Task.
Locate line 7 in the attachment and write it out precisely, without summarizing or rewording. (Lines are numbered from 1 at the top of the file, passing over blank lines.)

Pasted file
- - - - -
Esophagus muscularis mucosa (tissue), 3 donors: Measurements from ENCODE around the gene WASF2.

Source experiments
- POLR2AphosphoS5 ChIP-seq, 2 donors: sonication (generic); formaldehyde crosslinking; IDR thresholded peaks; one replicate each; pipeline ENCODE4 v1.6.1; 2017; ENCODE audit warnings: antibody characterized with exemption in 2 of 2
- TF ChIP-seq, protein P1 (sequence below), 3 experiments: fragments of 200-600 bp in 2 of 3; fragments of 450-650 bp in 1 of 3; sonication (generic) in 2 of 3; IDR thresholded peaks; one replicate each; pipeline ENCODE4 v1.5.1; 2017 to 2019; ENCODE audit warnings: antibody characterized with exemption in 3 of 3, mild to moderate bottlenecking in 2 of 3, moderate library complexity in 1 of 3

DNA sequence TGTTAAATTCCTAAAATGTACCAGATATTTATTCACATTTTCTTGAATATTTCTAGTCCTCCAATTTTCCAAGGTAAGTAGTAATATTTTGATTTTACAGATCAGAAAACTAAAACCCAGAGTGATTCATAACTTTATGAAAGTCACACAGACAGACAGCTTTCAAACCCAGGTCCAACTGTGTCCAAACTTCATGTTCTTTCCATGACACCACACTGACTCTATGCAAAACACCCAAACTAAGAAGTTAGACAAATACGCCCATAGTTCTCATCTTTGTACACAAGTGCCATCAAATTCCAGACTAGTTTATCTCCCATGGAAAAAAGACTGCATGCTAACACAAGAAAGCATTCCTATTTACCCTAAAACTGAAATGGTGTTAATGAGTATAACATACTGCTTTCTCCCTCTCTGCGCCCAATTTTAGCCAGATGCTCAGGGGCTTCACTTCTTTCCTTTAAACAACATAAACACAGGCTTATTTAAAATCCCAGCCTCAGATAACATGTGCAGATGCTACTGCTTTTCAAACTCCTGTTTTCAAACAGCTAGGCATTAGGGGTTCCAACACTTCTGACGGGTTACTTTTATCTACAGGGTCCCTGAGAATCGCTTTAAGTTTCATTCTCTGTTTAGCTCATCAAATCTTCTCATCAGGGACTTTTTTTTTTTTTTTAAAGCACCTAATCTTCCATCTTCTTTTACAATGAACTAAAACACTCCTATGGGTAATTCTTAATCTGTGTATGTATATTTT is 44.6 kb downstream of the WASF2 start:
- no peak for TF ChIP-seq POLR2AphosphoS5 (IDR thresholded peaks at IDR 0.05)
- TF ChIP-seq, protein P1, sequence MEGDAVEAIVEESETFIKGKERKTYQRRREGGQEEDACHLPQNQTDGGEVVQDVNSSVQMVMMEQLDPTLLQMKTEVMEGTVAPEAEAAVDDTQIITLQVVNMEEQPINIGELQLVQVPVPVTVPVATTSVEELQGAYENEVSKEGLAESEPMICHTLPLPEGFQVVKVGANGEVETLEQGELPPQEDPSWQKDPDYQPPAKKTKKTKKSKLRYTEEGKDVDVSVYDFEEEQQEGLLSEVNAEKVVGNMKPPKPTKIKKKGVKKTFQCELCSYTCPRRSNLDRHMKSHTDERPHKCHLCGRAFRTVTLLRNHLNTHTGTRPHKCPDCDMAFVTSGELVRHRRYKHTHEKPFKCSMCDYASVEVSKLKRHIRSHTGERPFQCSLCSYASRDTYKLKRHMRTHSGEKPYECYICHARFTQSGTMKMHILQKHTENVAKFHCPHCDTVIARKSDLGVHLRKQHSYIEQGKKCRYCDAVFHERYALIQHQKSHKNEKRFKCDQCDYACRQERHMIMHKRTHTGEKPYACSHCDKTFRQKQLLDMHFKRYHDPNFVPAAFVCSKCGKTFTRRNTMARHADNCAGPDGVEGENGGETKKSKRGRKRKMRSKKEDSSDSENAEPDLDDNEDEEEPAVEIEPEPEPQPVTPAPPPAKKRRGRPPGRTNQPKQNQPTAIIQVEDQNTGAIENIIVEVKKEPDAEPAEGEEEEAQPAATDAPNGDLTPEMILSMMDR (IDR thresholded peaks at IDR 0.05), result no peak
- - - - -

- TF ChIP-seq, protein P1, sequence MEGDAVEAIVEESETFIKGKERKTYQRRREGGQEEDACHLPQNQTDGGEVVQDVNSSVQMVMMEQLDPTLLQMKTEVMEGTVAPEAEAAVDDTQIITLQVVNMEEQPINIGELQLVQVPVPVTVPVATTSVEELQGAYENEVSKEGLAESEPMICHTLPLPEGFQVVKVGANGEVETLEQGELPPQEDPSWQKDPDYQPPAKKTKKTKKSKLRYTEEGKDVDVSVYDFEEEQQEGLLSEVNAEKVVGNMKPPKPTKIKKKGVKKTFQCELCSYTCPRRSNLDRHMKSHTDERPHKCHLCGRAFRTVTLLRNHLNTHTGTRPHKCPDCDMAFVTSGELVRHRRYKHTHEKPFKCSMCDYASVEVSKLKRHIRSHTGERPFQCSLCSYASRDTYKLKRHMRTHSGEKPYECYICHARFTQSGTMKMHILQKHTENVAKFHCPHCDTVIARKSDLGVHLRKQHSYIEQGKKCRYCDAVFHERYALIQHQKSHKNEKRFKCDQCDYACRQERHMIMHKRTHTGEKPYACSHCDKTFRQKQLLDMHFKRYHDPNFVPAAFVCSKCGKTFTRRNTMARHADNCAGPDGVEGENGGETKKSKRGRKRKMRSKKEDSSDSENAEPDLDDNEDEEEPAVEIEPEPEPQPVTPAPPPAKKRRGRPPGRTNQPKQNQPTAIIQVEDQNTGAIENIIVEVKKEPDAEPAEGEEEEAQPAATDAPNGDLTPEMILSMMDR (IDR thresholded peaks at IDR 0.05), result no peak